(1) the domain name registered by Respondent is identical or confusingly similar to a trademark or service mark in which Complainant has rights;
(2) Respondent has no rights or legitimate interests in respect of the domain name; and
(3) the domain name has been registered and is being used in bad faith.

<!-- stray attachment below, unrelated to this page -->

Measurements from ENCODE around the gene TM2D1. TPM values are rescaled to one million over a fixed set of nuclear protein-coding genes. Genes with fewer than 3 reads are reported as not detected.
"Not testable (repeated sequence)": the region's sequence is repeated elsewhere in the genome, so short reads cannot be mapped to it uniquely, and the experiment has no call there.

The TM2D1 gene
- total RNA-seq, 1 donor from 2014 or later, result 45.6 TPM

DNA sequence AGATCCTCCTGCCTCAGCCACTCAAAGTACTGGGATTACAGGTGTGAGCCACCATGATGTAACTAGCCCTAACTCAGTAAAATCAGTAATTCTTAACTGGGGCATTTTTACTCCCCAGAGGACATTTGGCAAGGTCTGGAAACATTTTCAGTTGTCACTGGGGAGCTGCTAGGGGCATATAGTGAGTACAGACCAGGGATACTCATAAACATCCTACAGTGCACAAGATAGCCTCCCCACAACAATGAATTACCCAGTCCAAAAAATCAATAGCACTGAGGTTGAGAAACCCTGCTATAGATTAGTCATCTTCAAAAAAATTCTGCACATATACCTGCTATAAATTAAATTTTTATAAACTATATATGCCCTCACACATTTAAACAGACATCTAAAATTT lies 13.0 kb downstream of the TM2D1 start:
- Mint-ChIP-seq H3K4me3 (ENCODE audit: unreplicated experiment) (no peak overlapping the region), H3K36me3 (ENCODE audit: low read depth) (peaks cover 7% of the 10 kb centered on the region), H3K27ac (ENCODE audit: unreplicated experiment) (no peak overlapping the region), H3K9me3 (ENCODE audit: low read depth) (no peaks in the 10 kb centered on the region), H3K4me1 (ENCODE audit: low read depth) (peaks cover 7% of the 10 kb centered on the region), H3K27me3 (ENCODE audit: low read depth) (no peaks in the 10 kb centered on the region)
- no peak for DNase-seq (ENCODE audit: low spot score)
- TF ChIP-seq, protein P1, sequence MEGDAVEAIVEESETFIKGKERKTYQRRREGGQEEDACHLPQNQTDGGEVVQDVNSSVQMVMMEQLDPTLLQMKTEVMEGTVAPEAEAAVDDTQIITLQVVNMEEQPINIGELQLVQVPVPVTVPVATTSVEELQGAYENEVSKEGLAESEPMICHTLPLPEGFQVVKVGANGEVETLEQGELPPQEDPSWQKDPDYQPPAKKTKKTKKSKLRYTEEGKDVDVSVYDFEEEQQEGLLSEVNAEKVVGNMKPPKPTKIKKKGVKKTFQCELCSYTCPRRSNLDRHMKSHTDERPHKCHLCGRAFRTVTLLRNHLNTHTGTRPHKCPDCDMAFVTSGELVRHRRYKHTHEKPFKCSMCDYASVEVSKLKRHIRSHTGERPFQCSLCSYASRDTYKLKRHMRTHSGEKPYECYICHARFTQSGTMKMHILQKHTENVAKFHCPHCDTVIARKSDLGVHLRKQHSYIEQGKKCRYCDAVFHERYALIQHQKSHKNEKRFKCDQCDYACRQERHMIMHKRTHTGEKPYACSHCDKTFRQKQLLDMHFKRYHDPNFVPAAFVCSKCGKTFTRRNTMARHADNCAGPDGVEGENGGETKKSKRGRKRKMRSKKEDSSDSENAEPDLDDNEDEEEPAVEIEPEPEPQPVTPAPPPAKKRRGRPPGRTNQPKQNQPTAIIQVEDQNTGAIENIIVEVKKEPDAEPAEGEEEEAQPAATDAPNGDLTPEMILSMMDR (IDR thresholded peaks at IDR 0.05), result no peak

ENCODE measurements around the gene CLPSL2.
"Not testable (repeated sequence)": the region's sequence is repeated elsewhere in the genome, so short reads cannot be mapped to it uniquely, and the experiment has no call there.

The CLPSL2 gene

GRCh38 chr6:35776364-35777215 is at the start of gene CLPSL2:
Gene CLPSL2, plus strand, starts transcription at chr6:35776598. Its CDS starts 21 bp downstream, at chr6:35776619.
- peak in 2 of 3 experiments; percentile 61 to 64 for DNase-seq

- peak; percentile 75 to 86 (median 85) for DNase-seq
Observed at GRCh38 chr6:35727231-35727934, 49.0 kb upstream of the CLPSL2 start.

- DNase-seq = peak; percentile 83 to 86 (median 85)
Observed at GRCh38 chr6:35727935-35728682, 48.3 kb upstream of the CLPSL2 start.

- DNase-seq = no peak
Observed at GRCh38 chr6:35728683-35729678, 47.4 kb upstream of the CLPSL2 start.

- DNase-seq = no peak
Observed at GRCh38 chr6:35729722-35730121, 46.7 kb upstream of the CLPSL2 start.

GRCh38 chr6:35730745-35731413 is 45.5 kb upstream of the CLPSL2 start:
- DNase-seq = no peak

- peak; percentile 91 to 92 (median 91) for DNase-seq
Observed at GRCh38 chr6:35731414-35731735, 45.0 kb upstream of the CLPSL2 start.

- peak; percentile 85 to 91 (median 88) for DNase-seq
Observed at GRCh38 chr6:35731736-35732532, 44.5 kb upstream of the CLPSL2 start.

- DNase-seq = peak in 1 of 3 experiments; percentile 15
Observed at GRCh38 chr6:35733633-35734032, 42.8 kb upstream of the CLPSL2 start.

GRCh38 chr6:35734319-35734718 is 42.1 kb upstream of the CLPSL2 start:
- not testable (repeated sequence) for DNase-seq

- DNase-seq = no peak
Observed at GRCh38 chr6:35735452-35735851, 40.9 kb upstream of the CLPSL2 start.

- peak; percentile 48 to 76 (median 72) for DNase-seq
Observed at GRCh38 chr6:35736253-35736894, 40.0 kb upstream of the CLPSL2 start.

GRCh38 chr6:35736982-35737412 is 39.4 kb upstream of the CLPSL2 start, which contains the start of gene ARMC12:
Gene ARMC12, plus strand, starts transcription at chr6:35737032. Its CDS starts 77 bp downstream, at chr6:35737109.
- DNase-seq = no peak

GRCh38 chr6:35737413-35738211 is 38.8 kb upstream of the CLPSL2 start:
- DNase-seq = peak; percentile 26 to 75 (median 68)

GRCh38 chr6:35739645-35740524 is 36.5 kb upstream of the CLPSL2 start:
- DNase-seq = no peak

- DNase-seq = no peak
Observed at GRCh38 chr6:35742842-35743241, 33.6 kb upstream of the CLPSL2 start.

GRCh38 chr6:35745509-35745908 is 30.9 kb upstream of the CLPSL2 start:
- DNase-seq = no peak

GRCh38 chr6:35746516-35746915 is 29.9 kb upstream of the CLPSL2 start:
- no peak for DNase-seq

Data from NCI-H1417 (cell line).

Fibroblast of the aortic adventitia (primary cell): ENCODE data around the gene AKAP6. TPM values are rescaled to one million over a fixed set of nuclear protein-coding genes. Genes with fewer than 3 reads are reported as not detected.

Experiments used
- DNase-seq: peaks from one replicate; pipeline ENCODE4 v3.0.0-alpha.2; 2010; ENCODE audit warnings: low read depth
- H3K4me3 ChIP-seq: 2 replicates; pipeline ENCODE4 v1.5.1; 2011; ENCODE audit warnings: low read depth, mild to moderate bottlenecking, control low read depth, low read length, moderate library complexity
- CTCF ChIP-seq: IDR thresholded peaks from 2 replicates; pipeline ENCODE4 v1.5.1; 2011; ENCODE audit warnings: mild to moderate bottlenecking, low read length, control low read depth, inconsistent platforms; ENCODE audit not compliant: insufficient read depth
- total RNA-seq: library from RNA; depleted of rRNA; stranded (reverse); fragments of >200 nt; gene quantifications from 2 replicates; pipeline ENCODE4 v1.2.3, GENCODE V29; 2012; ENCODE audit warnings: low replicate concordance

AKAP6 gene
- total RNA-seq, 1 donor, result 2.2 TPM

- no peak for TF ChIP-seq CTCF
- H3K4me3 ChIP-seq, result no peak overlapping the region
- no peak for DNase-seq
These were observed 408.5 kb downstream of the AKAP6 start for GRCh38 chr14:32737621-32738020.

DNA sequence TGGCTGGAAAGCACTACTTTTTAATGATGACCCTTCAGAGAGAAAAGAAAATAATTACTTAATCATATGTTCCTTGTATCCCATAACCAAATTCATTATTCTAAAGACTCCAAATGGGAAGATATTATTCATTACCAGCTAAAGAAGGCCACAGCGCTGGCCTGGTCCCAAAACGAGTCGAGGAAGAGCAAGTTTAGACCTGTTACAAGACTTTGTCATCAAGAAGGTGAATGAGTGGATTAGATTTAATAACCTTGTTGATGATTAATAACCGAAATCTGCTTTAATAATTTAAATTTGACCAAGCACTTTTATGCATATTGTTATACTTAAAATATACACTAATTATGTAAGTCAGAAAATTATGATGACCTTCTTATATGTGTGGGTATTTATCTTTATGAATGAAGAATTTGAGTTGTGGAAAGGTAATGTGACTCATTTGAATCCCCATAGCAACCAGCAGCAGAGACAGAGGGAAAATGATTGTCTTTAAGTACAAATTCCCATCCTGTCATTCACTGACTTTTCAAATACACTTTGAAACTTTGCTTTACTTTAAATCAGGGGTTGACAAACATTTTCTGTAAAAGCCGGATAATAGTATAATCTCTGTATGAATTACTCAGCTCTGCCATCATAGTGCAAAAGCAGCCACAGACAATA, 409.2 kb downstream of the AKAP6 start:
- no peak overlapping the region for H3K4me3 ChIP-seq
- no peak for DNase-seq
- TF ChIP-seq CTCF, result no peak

A. Identical and/or Confusingly SimilarRespondent’s domain name, “oshoworld.com” is obviously not identical to either “OSHO” or “OSHO ACTIVE MEDITATIONS”, the registered and/or applied for trademarks or service marks of Complainant. However, under Rule 4(a)(i), Complainant may prove that a Respondent’s domain name is “confusingly similar” to a trademark or service mark in which the Complainant has rights. In order to determine whether the domain name is “confusingly similar” to a trademark or service mark, this Arbitrator must examine and compare the marks in their entirety.However, Complainant must first prove that it has rights in a trademark or service mark and then that Respondents’ domain name is confusingly similar thereto.This Arbitrator is troubled by Complainant’s identification of itself in the Complaint as “Osho International Foundation” (hereinafter “OIF”), the Swiss Corporation which owns three Federally- registered trademarks. Only after Respondent claimed that Complainant was not OIF, did Complainant submit an Affidavit stating that Complainant is in fact not the Swiss Corporation listed as the owner of said marks, but rather a New York corporation, “America Multi Media Corporation d/b/a ‘Osho International Foundation'”, purportedly “a wholly-owned subsidiary, agent, and agreement manager” for OIF. Complainant appears to be a New York for profit entity.The evidence of Complainant’s authority to act on behalf of OIF is insubstantial at best and not sufficient to prove that Complainant has rights in any marks at issue here.This record is also insufficient to establish that OSHO is generic as claimed by Respondent, but it is more than sufficient to establish that OSHO does not and cannot serve as a source indicator and/or distinguishing moniker for Complainant and/or Complainant’s goods and services. Under these circumstances, there is serious doubt at to whether Complainant “has rights” in such a trademark or service mark because the purported mark does not and cannot serve a trademark purpose.Complainant has thus not proven that the marks in question are ones “in which the Complainant has rights.”There is no evidence that Bhagman Shree Rajneesh (Osho) ever commercially exploited the name or mark OSHO during his natural life (while still “in his body”) or that he or his estate, if one was ever established, ever authorized either Party or any one else to utilize his name or mark. The first use at all of “Osho” appears to have been by this spiritual leader himself in 1989 and he died (or “left his body”) in 1990. Though he has said, “It is not my name, it is a healing sound”, it appears that the parties, several national trademark offices and many others have and continue to use same as a name and a mark. The record also reflects that Osho himself had little regard for or concern with intellectual property rights, including any related to the use of his chosen name.As this Arbitrator imagines Osho himself might observe, one cannot possess trademark rights in a name/mark of such universal significance which cannot and clearly does not serve as a source indicator or distinguishing moniker for Complainant or Complaint’s goods or services.The overwhelming evidence indicates that it refers to Osho, his teachings and his spiritual movement. Respondent has produced credible evidence, not disputed by Complainant, that almost 500 meditation centers around the world, not affiliated with Complainant, operate utilizing the “Osho” name.There is also no credible, admissible evidence of any actual confusion between Complainant’s registered marks and/or applied for marks and/or registered domain names and Respondent’s domain name registered on 9/29/99 and/or Respondent’s use of the name/mark “Osho Mediation Camps” in India since 1996 and/or Respondent’s use of “OshoWorld” in connection with its galleria in New Delhi, India.This Arbitrator does not and cannot invalidate the U.S. and foreign mark registrations of OIF, a Swiss Corporation. This Arbitrator holds only that for all of the above-stated reasons, Complainant has no rights in any marks which are identical or confusingly similar to the domain name in question.B. Rights or Legitimate InterestsThe evidence establishes that Respondents have real and substantial “legitimate interests” in respect of the domain name in question. Respondents have used the name since the date of incorporation on August 6, 1996 and has used OshoWorld at least since April 1, 2000.Respondent has operated the OSHO MEDITATION CENTER (the English translation of Respondent’s registered corporate name) since approximately 1996, long prior to its receipt on 6/12/00 of the Commencement Notification. Such clearly satisfies the requirements of Rule 4(c)(i) and establishes in Respondent’s “rights to and legitimate interests in” its domain name.A. Registration and Use in Bad FaithRespondents’ domain name has not been registered and is not being used in bad faith. Not one of the provisions of Rule 4(b) are implicated by the evidence of record.Respondent, ODM, a non-profit, charitable education and spiritual entity, clearly registered and is using its domain name in good faith. The only provision of the Rules that could possibly be implicated here is Rule 4(b)(iv). However, as set forth hereinabove, there is no credible evidence of record to establish that Respondent has intentionally attempted to attract, for commercial gain, Internet users to its Web Site or other on-line location, by creating a likelihood of confusion with Complainant’s mark as to source, sponsorship affiliation or endorsement of its Web Site or location of a product or service on its Web Site or location. Rule 4(b)(iv). Respondents’ use appears to be not for commercial gain and is not, as explained hereinabove, creating a likelihood of confusion. On the contrary, Respondents’ use seems to be primarily, if not solely, an authentic, legitimate exercise of freedom of expression and/or religion protected by the United States Constitution, Amendment 1, the Constitution of India, Article 25, Clause 1 and the United Nations Universal Declaration of Human Rights, Article 18. This Arbitrator can conceive of few uses that would more deserve to be called “in good faith.”To grant Complainant’s request for relief would be to permit virtual monopolization on the Internet by Complainant of any domain name which includes the name of a great spiritual teacher and leader. While making no judgment on the relative merits or validity of the world’s religions or spiritual movements or any leader thereof, this Arbitrator finds that permitting this would be as improper as doing the same with Christianity, Judaism, Islam, Zorastrianism, Hinduism, Buddhism, Taoism, Confucianism, Shintoism or any of the several hundred other of the world’s religions and/or spiritual movements. Neither The Lanham Act nor the ICANN Policy and Rules contemplate or intend such a result.UNTIMELY SUBMISSIONSAfter the deadline for submissions, the National Arbitration Forum received four (4) additional submissions from the parties, two each from Complainant and Respondent: Reply to Respondent’s Answer, including six (6) new Exhibits [received 7/13/00], (2) Petition to Strike Complainant’s Untimely Reply [received 7/18/00], (3) Petition to Deny Respondent’s Petition to Strike Complainant’s Reply [received 7/20/00] and (4) Respondent’s Sur-Response toComplainant’s Untimely Reply [received 7/21/00].This proceeding is governed by the ICANN Uniform Domain Name Dispute Resolution Policy (“Policy”) the ICANN Rule for Uniform Domain Name Dispute Resolution (“Rules”) and The National Arbitration Forum’s Supplemental Rules to ICANN’s Uniform Domain Name Dispute Rules (“Supplemental Rules”).Rule 2 entitled “Communications” provides in Subsection (c) that “any communication to the Provider or the Panel shall be made by the means and in the manner (including number of copies) stated in the Provider’s Supplemental Rules.” “Supplemental Rules” are defined in Rule 1 as “. . . the rules adopted by the Provider administering a proceeding to supplement these Rules . . . which” . . . shall not be inconsistent with the policy or these Rules and shall cover topics as fees, word and page limits and guidelines, the means for communicating with the Provider and the Panel, and the form of cover sheets.”Pursuant to the Policy and the Rules, The National Arbitration Forum promulgated Supplemental Rules, Number 7 of which provides as follows:7. Submission of other Written Statements and Documents; No Amendment to the Complaint. A party may submit additional written statements and documents to The Forum and the opposing party(s) not later than five (5) calendar days after the date the Response is submitted or the last date the Response was due to be submitted to the Forum, whichever occurs first. A fee of $150 and proof of the service of these submissions upon the opposing party(s) shall accompany each such submission. No such submission shall be considered by the Panel if not timely submitted, or if the required fee is not paid and the proof or service does not accompany the submission. The parties may not amend the Complaint or the Response.There is no question here that all four (4) of the aforementioned submissions were “not timely submitted” Supplemental Rule 7. However, Rule 10 entitled “General Powers of the Panel” provides in Subsection (c) that, “The Panel shall ensure that the administrative proceeding takes place with due expedition and it may, at the request of a party or on its own motion, extend, in exceptional cases, a period of time fixed by these Rules or by the Panel.” Thus, this Arbitrator may, “in exceptional cases” exercise discretion to consider one or more of these untimely submissions.In order to determine whether this is in fact “an exceptional case” and whether such discretion should be exercised in favor of considering any of such submissions, it is, of course, necessary to review all four untimely submissions. Having done so, this Arbitrator finds that this is “an exceptional case”, at least in regard to the circumstances and the substance of all of the untimely submissions. Thus, this Arbitrator will exercise discretion and will consider all untimely submissions. Respondent’s Petition to Strike is denied and Complainant’s Petition to Deny Respondent’s Petition is denied.DECISIONComplainant’s request that the domain name be transferred is denied._____________________________________________M. Kelly Tillery, EsquirePhiladelphia, PennsylvaniaJuly 28, 2000